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DNS flag day 2020

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Thank you!

The 2019 DNS flag day was a very successful event. The Internet community worked together and fixed problems which were causing delays and other problems for Internet users worldwide. We would like to thank all operators who cooperated and helped to make Internet a better place.

Summary of the past and future DNS flag days can be found e.g. in


What’s next?

The next DNS flag day is being planned right now. It will focus on the operational and security problems in DNS caused by Internet Protocol packet fragmentation.

Please subscribe to the dns-announce mailing list or follow @dnsflagday on Twitter to receive a notification when more information becomes available.

DNS Flag Day 2020

The DNS community has been discussing persistent interoperability and performance issues with the DNS system on industry mailing lists and at conferences such as DNS-OARC 30 panel discussion (video, slides).

The proposed plan for the DNS flag day 2020 was announced at RIPE78 by Petr Špaček, CZ.NIC and Ondřej Surý, ISC (video, slides). This time, we will focus on the problems with IP fragmentation of DNS packets.

IP fragmentation is a problem on the Internet today, especially when it comes to large DNS messages. And even if fragmentation works it might not be secure enough for DNS.

These issues can be fixed by honoring an EDNS buffer size that will not cause fragmentation and by allowing DNS to switch from UDP to TCP when larger buffer sizes are not enough.

Note: Work in progress

This web site and some aspects of DNS flag day 2020 are work in progress.

Nevertheless, the technical requirements are already clear enough that operators and developers can start preparing by testing and fixing their systems.

If you have comments or suggestion then please join the discussion at dns-operations mailing list.

Action: Authoritative DNS Operators

For the authoritative side what you should do to help with these issues is to answer DNS queries over TCP (port 53), check your firewall(s) also!

You should also use an EDNS buffer size that will not cause fragmentation, recommended here is around 1220 bytes but it is still up for discussion.

And lastly, Authoritative DNS servers MUST NOT send answers larger than requested EDNS buffer size!

NEW! You can now check your domain by entering it below and pressing “Test!”. This tester uses ISC’s EDNS Compliance Tester and will check that it’s edns512tcp test is successful among other tests for general compliance.

Test your domain

Action: DNS Resolver Operators

For the resolver side it’s more or less the same requirement as for the authoritative, answer DNS queries over TCP (port 53) and use an EDNS buffer size (~1220 bytes) that will not cause fragmentation. Remember to check your firewall(s)!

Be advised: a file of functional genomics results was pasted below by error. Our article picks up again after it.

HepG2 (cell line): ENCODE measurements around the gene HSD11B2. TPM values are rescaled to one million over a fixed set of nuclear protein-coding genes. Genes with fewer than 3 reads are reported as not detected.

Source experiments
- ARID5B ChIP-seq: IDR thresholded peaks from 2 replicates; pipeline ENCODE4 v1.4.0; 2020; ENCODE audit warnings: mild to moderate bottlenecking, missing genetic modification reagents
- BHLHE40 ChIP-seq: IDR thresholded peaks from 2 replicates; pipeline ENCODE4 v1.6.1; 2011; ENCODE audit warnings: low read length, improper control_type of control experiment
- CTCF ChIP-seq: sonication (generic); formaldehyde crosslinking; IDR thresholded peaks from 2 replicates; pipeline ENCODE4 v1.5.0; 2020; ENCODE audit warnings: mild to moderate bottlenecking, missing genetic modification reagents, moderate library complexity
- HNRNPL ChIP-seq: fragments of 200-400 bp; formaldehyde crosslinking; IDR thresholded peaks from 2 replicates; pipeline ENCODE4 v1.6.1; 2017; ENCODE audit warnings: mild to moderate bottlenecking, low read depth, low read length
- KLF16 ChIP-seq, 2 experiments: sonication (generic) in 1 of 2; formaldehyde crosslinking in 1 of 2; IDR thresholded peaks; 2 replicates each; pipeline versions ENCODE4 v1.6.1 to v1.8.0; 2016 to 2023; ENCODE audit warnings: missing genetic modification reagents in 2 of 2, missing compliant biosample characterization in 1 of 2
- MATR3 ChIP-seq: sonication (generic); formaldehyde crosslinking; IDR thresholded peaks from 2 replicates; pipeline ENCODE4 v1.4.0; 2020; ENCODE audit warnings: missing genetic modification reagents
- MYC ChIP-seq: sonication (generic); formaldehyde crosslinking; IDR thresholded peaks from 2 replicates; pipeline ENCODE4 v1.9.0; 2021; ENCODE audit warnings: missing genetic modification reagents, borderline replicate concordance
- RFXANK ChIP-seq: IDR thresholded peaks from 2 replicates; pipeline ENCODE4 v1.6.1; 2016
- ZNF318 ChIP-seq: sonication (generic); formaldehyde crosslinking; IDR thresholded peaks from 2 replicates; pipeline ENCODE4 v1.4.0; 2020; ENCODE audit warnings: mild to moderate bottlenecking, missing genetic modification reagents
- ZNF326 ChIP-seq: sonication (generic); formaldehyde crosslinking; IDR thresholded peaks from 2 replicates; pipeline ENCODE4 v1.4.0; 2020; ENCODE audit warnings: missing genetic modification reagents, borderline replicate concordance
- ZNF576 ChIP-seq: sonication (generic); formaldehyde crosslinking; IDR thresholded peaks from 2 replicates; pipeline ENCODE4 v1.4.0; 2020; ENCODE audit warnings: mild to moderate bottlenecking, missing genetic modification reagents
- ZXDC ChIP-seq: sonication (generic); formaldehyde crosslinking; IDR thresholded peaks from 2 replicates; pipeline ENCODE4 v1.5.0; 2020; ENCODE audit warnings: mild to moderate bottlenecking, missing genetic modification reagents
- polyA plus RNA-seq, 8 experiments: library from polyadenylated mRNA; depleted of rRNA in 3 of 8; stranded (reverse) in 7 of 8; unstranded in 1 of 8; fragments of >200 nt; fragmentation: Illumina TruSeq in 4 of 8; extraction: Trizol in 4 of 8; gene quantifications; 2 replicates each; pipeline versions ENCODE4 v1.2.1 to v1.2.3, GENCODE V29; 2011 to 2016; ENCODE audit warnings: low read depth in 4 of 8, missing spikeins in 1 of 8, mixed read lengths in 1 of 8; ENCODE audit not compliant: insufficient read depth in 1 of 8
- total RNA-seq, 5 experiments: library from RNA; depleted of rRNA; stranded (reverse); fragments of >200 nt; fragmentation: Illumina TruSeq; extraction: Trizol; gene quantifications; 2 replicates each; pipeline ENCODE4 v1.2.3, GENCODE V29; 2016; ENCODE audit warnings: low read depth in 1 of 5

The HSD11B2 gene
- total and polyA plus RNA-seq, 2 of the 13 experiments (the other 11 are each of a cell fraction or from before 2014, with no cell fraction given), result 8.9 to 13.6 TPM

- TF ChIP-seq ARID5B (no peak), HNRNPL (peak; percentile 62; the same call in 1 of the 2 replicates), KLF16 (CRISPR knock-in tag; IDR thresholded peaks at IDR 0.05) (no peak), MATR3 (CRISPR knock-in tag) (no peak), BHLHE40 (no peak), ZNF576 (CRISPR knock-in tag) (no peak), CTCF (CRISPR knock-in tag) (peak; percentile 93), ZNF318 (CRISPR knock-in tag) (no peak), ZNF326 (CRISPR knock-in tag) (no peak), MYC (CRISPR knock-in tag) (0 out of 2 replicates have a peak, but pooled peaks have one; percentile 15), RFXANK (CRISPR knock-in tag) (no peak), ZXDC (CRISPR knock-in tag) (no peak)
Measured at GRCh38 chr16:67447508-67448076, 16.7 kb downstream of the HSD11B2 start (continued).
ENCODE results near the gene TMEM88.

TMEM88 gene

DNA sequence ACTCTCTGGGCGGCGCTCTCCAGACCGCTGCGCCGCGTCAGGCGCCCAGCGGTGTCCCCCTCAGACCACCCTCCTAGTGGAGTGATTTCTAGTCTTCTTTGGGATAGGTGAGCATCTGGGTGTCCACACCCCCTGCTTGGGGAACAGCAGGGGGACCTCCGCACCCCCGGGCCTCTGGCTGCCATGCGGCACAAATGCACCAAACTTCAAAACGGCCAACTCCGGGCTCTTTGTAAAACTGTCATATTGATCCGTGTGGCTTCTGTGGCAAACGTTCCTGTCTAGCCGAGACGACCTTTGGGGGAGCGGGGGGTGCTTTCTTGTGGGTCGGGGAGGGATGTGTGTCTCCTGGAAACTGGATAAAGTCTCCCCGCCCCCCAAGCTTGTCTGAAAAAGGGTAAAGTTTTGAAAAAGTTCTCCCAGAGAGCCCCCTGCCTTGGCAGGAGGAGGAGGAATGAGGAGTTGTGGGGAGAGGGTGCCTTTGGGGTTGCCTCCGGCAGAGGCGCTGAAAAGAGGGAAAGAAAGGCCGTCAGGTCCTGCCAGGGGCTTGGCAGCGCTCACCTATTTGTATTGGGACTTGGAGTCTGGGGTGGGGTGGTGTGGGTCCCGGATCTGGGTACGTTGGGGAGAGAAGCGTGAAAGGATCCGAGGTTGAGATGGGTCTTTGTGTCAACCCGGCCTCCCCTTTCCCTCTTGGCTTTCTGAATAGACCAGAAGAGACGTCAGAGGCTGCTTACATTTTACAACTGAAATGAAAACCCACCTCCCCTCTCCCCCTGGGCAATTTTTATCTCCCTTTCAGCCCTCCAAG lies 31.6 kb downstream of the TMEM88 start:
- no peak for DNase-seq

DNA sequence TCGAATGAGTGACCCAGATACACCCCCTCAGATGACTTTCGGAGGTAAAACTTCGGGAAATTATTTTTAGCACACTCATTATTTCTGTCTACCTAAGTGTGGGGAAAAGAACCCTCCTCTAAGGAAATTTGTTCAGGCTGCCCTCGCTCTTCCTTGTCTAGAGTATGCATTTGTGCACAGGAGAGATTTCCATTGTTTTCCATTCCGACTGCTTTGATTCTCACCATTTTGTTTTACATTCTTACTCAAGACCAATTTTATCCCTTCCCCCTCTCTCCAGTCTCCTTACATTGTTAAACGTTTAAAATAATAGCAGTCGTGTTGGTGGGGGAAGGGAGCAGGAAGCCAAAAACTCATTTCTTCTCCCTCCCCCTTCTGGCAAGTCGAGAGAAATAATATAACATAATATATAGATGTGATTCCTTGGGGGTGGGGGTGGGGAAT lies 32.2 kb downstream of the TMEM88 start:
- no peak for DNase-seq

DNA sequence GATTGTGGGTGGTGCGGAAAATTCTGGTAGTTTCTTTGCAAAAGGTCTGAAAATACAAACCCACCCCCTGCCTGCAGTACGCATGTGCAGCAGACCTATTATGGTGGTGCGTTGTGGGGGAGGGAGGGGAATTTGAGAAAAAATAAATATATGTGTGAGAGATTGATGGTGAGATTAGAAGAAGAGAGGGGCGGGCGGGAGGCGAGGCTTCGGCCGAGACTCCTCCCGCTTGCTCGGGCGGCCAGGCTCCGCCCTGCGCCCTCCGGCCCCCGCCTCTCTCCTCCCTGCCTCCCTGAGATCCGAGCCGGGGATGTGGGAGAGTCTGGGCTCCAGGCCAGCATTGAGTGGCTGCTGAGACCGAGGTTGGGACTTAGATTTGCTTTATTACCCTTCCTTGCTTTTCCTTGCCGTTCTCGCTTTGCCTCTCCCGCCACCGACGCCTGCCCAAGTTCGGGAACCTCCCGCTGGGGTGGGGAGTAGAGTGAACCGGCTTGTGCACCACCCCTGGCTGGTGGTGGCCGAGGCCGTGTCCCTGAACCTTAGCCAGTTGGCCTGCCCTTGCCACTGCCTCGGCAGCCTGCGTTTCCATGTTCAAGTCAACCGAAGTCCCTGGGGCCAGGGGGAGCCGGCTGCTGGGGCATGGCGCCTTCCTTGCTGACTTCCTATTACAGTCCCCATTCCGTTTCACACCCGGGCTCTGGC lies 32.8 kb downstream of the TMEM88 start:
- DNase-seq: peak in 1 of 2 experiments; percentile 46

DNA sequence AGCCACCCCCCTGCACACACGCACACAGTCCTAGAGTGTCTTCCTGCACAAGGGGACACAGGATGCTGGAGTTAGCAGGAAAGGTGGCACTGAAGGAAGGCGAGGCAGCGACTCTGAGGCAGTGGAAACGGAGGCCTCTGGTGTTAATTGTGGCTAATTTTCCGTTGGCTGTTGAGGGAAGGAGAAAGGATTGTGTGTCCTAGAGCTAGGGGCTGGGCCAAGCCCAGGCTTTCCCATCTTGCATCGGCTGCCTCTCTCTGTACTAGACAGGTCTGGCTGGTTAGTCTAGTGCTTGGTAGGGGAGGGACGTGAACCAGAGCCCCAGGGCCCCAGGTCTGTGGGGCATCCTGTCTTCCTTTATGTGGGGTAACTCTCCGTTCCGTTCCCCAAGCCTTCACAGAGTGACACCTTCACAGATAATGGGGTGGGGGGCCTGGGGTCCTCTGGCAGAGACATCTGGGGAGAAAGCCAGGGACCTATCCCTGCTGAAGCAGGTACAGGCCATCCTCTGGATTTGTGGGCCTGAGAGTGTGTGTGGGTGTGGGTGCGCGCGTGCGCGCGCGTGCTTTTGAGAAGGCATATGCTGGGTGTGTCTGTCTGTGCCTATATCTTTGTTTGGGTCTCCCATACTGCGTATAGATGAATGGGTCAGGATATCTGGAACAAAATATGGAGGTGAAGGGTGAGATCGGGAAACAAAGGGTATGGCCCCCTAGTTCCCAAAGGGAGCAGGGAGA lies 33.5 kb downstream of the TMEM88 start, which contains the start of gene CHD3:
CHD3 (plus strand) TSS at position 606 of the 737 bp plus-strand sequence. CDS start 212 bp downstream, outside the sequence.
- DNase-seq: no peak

And for that last important part, Resolvers MUST repeat queries over TCP if they receive a truncated UDP response (with TC=1 set)!

Tester for clients DNS resolver is in development!

Action: DNS software vendors

As a DNS software vendor it is important to be standards compliant and to use a default EDNS buffer size (~1220) that will not cause fragmentation.

Relevant standards are mainly RFC 7766, RFC 6891 section 6.2.3. and RFC 6891 section 6.2.4..

Motivation for the change is described in IETF draft intarea-frag-fragile section 6.1 and IETF draft iab-protocol-maintenance.

How to test?

If you’re a domain owner or an authoritative DNS operator you can use our web-based testing tool to check a domain, you will find it under Action: Authoritative DNS Operators.

We are working on a web-based testing tool for clients and DNS resolver operators and once it’s ready you will find it on this page,

You can also test by using the following CLI commands:

$ dig +tcp @auth_IP yourdomain.example.
$ dig +tcp @resolver_IP yourdomain.example.
$ dig @resolver_IP TXT

All DNS queries must be successful and commands with +tcp option or without it should return the same. If you are a service provider you can also test your authoritative and resolver services by allowing DNS over TCP and changing the configuration for the default EDNS buffer size:

The configuration above will have no visible effect if everything works correctly, but some queries will fail to resolve if TCP transport is not available.

Previous flag days

Here is a list of the previous flag days:

Who’s behind DNS flag day?

The DNS flag day effort is community driven by DNS software and service providers, and supported by The DNS Operations, Analysis, and Research Center (DNS-OARC) which most in the community are members of.

If you have technical questions around DNS flag day you can join the DNS-operations mailing list and ask them there.

Get in touch

For press & media inquiries please use media (at) and please put “DNS Flag Day” in the email subject line.